By Paul Pillat
Most companies that produce multiple goods or services use traditional methods to calculate their costs. When goods are manufactured this involves calculating the cost of raw materials, direct labor and then applying some formula to approximate direct and indirect overhead costs.
Many companies can benefit by throwing out their micrometers and old school methodologies and realizing that close is good enough. It is normal to assume that there will be unassigned costs, assets and liabilities in the production cycle. Over calculating costs can many times lead to the wrong costing conclusion and drive incorrect business conclusions.
The purpose of using an activity based costing (“ABC”) is to provide strategic and operational guidance to decision making and not for pricing of your products and services. ABC is a process whereby companies identify those cost drivers which relate to their products and/or services.
An activity based costing approach involves eleven steps:
- Identify the product concept and markets.
- Identify products within markets
- Assign direct costs and specifically caused indirect costs
- Identify other critical success factors
- Identify measures of effectiveness as possible sources of cost drivers
- Understand your company’s cost of capital and the cost gap
- Identify all processes in your company
- Document processes within your company
- Categorize activities within your company as value-adding, non-value-adding and necessary, but non-value added activities
- Reformulate your internal income statement from one based on generally accepted accounting principles to one that is “activity based.”
- Determine what steps are needed to reduce and if possible, eliminate waste.
For purposes of this article, I intend to look at steps 1-5 and then will follow-up with the remaining steps next month.
In identifying product concepts and markets one has to understand why customers or consumers choose their product or service. It involves using a comprehensive approach to understanding consumer requirements with respect to demand, satisfaction and pricing. For example, Apple, Inc. in its 10-K Report says that “The company is committed to bringing the best user experience to its customers through its innovative hardware, software, peripherals and services.” Apple, also identifies the markets they serve as “Consumer, Small and mid-sized businesses, Education, Enterprise and Government.”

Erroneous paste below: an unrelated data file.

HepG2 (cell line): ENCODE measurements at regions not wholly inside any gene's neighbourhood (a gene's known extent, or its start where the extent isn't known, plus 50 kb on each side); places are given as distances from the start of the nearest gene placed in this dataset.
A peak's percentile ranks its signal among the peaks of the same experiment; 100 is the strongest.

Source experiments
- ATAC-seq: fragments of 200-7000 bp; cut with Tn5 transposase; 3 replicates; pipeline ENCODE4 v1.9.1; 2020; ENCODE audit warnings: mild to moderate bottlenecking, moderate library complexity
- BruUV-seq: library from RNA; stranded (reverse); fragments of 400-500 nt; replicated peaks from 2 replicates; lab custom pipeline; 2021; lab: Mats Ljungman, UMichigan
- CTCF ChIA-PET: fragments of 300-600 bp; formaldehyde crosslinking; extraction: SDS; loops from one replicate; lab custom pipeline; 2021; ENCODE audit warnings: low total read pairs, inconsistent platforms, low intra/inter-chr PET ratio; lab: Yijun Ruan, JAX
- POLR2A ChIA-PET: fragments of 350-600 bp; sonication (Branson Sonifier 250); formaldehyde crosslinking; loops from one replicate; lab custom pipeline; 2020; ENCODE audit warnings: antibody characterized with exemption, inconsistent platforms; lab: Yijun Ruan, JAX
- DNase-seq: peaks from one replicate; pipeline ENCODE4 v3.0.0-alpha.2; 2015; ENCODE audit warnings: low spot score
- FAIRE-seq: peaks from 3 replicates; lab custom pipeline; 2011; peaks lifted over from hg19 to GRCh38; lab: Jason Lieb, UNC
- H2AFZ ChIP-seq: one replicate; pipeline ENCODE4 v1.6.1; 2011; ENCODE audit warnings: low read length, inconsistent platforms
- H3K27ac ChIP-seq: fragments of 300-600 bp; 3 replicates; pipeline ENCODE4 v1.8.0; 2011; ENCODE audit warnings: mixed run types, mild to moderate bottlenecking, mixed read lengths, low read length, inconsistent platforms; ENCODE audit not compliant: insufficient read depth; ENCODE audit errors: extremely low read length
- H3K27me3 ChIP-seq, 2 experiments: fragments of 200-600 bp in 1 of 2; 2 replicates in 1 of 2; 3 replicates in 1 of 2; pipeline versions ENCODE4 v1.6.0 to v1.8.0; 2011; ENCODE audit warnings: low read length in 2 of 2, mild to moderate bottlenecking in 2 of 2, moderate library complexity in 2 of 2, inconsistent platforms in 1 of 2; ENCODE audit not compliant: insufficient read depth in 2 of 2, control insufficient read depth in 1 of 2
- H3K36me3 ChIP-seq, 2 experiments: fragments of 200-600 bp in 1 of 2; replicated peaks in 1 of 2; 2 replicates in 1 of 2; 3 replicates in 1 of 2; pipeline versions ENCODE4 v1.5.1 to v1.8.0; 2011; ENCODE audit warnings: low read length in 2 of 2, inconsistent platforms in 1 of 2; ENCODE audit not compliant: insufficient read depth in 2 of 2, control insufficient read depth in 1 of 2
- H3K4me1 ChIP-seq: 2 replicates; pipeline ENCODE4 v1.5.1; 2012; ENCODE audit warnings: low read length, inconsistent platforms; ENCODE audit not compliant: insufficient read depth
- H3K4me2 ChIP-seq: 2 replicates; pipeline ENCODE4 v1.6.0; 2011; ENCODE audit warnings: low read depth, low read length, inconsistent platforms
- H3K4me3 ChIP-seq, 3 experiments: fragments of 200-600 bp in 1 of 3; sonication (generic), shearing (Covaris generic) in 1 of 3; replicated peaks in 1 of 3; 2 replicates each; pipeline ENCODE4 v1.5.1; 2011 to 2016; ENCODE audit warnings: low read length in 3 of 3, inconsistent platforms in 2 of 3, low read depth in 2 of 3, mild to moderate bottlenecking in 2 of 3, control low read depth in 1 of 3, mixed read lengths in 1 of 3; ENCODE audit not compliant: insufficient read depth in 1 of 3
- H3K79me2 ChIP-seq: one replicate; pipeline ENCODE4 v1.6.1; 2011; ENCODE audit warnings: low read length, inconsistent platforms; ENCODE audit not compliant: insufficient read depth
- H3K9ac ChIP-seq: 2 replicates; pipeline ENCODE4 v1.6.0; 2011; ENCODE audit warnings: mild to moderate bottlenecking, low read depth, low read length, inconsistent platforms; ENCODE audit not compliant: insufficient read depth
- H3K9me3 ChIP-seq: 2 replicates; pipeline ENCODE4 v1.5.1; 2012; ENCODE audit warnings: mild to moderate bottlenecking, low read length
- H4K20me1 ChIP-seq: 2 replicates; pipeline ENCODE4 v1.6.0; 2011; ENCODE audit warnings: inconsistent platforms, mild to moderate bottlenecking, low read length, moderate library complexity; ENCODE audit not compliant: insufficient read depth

Once you determine your markets, the next step is to determine products and/or services within those markets. Each product and/or service should be viewed as a specific cost driver. Companies should then develop criteria to either add a product or service or drop a product or service. Once again, using Apple as an example, one could segregate their products and services to include Mac computer products, iPhones, iPads, iPods, iTunes, Mac App Store and iCloud. Related costs should be allocated as direct costs to markets and products within markets in order to achieve a rational analysis of profitability.
Direct costs are those costs directly associated with a specific product or service. Indirect costs not specifically a part of a product or service should only be allocated if “caused” by the product or service.
Critical success factors are anything, the presence or absence of which, that could result in the success or failure of a company. To examine company valuation and critical success factors, we need to understand the vision, mission and strategy of a company. They involve not only operational critical factors but also risk mitigation.
Measures of effectiveness involve the understanding of the key performance indicators associated with each critical success factor. Once identified, these need to be closely monitored by management as they serve as the basis for management action within an organization.
Activity base costing blends the disciplines of economics and accounting and can be implemented by any profit or non-profit organization. As mentioned previously, I will discuss steps 6-11 next month.
Paul Pillat, Managing Director of Investment Banking for Cornerstone Business Services serving the middle-market M&A in the Midwest. Reach him at 888-829-9061 or [email protected].